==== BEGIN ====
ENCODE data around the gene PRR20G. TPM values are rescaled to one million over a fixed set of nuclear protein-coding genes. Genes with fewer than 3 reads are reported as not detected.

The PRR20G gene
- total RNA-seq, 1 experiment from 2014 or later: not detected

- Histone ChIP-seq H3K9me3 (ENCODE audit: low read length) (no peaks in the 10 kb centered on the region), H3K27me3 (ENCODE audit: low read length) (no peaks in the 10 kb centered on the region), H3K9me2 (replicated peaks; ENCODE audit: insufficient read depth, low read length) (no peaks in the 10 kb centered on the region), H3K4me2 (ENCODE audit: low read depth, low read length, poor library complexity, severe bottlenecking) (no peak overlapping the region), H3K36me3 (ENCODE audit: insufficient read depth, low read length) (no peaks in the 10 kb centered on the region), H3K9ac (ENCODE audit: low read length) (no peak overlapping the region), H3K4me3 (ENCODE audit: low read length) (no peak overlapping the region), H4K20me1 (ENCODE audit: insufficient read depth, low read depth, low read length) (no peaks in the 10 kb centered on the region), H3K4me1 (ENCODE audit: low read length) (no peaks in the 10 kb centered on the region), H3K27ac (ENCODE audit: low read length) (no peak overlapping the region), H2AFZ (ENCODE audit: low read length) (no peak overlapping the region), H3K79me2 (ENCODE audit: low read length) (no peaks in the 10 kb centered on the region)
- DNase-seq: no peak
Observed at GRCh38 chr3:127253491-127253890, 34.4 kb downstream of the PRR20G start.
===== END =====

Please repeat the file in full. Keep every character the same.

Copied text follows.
ENCODE data around the gene PRR20G. TPM values are rescaled to one million over a fixed set of nuclear protein-coding genes. Genes with fewer than 3 reads are reported as not detected.

The PRR20G gene
- total RNA-seq, 1 experiment from 2014 or later: not detected

- Histone ChIP-seq H3K9me3 (ENCODE audit: low read length) (no peaks in the 10 kb centered on the region), H3K27me3 (ENCODE audit: low read length) (no peaks in the 10 kb centered on the region), H3K9me2 (replicated peaks; ENCODE audit: insufficient read depth, low read length) (no peaks in the 10 kb centered on the region), H3K4me2 (ENCODE audit: low read depth, low read length, poor library complexity, severe bottlenecking) (no peak overlapping the region), H3K36me3 (ENCODE audit: insufficient read depth, low read length) (no peaks in the 10 kb centered on the region), H3K9ac (ENCODE audit: low read length) (no peak overlapping the region), H3K4me3 (ENCODE audit: low read length) (no peak overlapping the region), H4K20me1 (ENCODE audit: insufficient read depth, low read depth, low read length) (no peaks in the 10 kb centered on the region), H3K4me1 (ENCODE audit: low read length) (no peaks in the 10 kb centered on the region), H3K27ac (ENCODE audit: low read length) (no peak overlapping the region), H2AFZ (ENCODE audit: low read length) (no peak overlapping the region), H3K79me2 (ENCODE audit: low read length) (no peaks in the 10 kb centered on the region)
- DNase-seq: no peak
Observed at GRCh38 chr3:127253491-127253890, 34.4 kb downstream of the PRR20G start.